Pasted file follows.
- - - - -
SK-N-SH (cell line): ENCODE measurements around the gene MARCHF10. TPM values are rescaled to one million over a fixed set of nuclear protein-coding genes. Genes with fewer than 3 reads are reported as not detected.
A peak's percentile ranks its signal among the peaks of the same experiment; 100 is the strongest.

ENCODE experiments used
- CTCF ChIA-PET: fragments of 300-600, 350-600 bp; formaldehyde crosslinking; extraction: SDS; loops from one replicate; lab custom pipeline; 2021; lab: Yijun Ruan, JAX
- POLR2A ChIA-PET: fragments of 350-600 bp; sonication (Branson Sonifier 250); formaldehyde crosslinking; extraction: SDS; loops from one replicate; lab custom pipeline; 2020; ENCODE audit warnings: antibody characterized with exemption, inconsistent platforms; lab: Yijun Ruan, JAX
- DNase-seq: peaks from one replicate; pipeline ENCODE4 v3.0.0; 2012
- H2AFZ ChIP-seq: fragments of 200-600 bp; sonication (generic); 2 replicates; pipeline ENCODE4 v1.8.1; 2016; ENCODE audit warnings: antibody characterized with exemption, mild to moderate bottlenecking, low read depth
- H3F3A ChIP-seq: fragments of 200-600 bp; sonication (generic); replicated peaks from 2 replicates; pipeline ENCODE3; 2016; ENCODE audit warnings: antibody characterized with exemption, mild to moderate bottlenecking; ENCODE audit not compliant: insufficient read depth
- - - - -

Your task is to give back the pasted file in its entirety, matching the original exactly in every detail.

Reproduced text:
SK-N-SH (cell line): ENCODE measurements around the gene MARCHF10. TPM values are rescaled to one million over a fixed set of nuclear protein-coding genes. Genes with fewer than 3 reads are reported as not detected.
A peak's percentile ranks its signal among the peaks of the same experiment; 100 is the strongest.

ENCODE experiments used
- CTCF ChIA-PET: fragments of 300-600, 350-600 bp; formaldehyde crosslinking; extraction: SDS; loops from one replicate; lab custom pipeline; 2021; lab: Yijun Ruan, JAX
- POLR2A ChIA-PET: fragments of 350-600 bp; sonication (Branson Sonifier 250); formaldehyde crosslinking; extraction: SDS; loops from one replicate; lab custom pipeline; 2020; ENCODE audit warnings: antibody characterized with exemption, inconsistent platforms; lab: Yijun Ruan, JAX
- DNase-seq: peaks from one replicate; pipeline ENCODE4 v3.0.0; 2012
- H2AFZ ChIP-seq: fragments of 200-600 bp; sonication (generic); 2 replicates; pipeline ENCODE4 v1.8.1; 2016; ENCODE audit warnings: antibody characterized with exemption, mild to moderate bottlenecking, low read depth
- H3F3A ChIP-seq: fragments of 200-600 bp; sonication (generic); replicated peaks from 2 replicates; pipeline ENCODE3; 2016; ENCODE audit warnings: antibody characterized with exemption, mild to moderate bottlenecking; ENCODE audit not compliant: insufficient read depth